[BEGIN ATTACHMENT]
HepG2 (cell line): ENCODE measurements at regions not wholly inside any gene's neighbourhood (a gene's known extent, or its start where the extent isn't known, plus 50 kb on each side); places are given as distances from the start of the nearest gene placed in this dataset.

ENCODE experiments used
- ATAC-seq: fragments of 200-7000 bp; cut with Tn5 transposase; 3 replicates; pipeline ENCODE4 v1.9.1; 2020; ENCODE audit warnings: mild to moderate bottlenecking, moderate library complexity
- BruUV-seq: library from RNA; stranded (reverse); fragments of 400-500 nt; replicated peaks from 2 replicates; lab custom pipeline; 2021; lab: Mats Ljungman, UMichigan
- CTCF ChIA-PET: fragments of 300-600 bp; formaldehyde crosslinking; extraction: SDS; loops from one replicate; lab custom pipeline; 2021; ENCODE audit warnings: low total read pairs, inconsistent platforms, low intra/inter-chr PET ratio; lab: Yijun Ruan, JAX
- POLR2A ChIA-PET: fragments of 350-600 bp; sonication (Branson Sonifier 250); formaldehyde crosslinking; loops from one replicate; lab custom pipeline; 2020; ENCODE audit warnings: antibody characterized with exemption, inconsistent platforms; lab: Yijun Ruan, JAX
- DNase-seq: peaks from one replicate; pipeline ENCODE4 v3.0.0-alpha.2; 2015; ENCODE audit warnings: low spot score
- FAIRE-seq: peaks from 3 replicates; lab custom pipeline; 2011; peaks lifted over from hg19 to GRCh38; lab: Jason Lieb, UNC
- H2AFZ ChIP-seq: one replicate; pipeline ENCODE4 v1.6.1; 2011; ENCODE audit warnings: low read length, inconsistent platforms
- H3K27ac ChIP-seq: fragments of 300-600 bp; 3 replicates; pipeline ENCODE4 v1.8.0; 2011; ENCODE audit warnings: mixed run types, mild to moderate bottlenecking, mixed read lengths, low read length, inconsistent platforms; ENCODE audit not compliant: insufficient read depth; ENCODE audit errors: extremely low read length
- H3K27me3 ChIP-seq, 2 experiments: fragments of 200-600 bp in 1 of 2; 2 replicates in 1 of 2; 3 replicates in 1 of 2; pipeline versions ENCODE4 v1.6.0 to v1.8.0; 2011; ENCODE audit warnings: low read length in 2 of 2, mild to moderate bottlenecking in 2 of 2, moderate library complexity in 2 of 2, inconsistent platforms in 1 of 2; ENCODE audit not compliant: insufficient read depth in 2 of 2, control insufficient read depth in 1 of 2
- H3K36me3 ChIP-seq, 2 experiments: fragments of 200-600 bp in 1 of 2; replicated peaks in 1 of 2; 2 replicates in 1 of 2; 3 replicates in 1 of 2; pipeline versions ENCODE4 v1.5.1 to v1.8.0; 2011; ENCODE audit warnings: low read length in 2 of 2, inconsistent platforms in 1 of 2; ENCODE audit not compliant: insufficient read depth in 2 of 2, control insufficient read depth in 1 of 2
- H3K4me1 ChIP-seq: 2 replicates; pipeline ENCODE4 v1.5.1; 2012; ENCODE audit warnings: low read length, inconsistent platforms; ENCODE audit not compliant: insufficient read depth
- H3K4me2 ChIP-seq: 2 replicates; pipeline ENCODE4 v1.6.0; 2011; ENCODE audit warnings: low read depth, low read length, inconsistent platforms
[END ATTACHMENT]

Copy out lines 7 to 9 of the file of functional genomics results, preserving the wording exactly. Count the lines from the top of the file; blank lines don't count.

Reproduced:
- DNase-seq: peaks from one replicate; pipeline ENCODE4 v3.0.0-alpha.2; 2015; ENCODE audit warnings: low spot score
- FAIRE-seq: peaks from 3 replicates; lab custom pipeline; 2011; peaks lifted over from hg19 to GRCh38; lab: Jason Lieb, UNC
- H2AFZ ChIP-seq: one replicate; pipeline ENCODE4 v1.6.1; 2011; ENCODE audit warnings: low read length, inconsistent platforms